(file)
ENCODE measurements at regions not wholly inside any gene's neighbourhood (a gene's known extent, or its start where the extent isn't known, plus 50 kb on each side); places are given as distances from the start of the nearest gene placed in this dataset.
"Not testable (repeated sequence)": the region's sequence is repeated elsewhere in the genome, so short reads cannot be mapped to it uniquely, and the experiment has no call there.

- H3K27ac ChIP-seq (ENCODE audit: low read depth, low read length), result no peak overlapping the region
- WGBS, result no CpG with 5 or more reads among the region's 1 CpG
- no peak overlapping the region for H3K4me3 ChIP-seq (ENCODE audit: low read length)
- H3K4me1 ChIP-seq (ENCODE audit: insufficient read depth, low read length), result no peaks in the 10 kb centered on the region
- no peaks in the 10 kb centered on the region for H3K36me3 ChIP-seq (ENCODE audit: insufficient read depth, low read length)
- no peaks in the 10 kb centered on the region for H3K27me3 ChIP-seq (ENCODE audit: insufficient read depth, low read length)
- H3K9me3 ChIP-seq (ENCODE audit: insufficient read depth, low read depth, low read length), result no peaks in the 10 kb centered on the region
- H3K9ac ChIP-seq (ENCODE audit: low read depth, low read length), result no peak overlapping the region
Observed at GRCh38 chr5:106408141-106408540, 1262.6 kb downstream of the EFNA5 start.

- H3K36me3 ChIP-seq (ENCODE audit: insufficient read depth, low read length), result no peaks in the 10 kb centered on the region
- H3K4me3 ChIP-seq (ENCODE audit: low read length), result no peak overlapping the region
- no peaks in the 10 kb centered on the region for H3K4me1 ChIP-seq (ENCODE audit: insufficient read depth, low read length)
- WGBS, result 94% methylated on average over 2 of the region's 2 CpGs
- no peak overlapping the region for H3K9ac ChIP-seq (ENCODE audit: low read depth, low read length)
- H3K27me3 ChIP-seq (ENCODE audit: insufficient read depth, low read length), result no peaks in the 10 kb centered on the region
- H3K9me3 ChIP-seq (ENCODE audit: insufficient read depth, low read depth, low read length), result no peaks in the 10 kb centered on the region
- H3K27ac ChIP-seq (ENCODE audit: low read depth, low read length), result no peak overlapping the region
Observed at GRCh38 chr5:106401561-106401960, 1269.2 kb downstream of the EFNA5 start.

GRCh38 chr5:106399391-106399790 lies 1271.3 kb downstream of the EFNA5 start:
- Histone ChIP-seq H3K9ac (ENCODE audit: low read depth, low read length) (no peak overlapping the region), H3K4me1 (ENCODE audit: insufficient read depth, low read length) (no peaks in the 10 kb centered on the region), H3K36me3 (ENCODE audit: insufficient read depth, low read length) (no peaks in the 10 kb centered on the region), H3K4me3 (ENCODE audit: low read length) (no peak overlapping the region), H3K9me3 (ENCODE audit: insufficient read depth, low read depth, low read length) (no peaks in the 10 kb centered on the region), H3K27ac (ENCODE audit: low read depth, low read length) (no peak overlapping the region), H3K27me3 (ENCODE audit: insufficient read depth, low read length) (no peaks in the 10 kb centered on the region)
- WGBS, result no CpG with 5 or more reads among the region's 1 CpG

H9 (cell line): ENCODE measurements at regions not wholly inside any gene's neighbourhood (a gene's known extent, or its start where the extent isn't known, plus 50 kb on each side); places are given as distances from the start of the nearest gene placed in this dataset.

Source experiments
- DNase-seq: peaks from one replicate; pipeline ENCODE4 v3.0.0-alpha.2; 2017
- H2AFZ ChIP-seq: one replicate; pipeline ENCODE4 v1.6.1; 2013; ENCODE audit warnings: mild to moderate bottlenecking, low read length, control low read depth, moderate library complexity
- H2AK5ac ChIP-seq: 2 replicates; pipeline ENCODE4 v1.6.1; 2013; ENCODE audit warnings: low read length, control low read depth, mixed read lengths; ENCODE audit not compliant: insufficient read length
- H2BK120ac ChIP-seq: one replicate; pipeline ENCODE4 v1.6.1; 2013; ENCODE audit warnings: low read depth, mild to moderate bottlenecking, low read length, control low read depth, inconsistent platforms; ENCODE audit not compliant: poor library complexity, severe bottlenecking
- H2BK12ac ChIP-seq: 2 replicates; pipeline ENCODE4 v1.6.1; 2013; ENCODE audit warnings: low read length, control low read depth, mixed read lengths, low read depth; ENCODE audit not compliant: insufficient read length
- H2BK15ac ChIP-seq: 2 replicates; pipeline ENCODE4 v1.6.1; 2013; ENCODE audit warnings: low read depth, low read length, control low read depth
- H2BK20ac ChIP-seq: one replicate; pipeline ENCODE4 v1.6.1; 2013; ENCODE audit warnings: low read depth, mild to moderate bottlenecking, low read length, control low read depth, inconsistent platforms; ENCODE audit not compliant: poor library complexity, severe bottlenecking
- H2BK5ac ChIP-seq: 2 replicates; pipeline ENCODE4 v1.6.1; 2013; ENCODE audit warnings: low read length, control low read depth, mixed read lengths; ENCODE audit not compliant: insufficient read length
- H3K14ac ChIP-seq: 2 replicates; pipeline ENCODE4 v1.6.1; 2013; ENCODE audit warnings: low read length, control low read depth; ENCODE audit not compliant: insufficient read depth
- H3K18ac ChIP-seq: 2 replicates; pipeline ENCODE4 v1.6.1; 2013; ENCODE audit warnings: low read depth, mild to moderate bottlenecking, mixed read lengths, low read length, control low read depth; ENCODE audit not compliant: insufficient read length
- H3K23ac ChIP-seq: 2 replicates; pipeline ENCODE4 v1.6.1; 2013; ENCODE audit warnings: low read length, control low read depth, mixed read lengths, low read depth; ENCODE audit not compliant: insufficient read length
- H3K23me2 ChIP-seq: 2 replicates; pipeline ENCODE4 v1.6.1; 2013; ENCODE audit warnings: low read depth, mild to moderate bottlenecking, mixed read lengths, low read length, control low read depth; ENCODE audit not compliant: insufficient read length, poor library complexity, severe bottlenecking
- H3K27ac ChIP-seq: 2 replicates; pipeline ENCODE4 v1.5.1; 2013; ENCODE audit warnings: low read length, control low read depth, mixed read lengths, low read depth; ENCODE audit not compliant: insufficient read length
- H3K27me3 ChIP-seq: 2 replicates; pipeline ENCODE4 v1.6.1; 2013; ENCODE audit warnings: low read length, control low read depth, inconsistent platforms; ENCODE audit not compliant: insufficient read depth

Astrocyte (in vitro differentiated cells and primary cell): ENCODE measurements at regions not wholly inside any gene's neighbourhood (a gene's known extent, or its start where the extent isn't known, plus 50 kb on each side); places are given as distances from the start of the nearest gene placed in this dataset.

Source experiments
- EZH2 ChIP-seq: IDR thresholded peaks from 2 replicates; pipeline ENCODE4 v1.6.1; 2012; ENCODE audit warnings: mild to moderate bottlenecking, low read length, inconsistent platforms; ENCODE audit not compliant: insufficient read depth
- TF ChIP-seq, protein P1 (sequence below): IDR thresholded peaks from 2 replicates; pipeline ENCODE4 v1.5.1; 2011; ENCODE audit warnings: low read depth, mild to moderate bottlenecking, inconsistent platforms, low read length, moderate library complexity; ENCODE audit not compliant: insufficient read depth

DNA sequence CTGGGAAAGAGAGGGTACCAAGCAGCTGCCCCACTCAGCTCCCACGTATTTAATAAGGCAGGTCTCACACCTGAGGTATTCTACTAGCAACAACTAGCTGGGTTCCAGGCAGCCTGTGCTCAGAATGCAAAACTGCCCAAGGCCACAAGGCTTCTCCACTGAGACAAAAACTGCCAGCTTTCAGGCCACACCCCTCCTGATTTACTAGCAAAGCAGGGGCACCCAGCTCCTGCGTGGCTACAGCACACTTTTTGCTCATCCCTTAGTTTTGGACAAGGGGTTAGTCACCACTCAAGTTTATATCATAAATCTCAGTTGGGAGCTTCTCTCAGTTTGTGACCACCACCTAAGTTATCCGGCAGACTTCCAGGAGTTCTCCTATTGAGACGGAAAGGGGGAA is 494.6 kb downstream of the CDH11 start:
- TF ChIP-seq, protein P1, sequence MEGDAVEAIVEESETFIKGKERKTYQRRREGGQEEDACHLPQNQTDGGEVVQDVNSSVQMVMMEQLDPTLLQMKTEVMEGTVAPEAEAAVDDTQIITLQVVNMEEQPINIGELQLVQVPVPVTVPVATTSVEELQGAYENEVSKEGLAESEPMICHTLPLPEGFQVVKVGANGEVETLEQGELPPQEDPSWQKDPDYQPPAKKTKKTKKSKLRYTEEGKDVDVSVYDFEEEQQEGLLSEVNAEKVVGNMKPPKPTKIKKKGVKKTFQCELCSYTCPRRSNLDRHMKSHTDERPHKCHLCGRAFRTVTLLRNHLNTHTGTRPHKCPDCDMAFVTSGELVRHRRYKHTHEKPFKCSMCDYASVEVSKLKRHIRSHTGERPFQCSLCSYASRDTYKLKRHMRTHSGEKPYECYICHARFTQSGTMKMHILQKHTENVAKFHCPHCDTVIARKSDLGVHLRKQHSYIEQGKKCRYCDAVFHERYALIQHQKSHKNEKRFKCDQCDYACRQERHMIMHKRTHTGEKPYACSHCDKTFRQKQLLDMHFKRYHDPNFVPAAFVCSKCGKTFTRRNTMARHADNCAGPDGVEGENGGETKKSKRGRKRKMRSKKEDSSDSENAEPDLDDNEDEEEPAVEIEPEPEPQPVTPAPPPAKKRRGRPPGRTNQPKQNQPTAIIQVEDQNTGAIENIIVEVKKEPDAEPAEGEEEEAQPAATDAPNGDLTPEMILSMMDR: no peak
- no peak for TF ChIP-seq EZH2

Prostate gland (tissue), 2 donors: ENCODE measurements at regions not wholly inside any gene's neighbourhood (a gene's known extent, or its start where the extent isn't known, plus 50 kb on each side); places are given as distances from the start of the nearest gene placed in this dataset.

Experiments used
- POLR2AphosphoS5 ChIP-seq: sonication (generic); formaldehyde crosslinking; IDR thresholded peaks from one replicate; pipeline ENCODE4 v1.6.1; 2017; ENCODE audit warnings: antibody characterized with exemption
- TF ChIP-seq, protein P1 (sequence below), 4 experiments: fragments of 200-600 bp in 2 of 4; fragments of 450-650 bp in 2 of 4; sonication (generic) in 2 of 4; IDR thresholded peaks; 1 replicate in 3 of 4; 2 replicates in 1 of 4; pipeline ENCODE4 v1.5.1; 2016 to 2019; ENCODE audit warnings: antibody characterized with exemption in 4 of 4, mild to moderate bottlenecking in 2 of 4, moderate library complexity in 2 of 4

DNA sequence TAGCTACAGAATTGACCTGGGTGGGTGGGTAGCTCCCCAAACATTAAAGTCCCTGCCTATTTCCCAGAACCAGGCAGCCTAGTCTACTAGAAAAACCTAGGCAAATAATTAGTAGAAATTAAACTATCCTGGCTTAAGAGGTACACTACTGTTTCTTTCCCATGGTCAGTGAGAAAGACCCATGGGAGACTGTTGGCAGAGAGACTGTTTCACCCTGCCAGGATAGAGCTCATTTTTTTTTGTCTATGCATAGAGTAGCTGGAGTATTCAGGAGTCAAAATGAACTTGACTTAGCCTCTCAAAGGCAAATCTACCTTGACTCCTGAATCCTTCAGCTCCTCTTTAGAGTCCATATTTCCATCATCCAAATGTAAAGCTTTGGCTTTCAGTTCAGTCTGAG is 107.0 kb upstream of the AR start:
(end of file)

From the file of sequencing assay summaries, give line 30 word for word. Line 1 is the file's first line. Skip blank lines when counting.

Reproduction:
- H2BK12ac ChIP-seq: 2 replicates; pipeline ENCODE4 v1.6.1; 2013; ENCODE audit warnings: low read length, control low read depth, mixed read lengths, low read depth; ENCODE audit not compliant: insufficient read length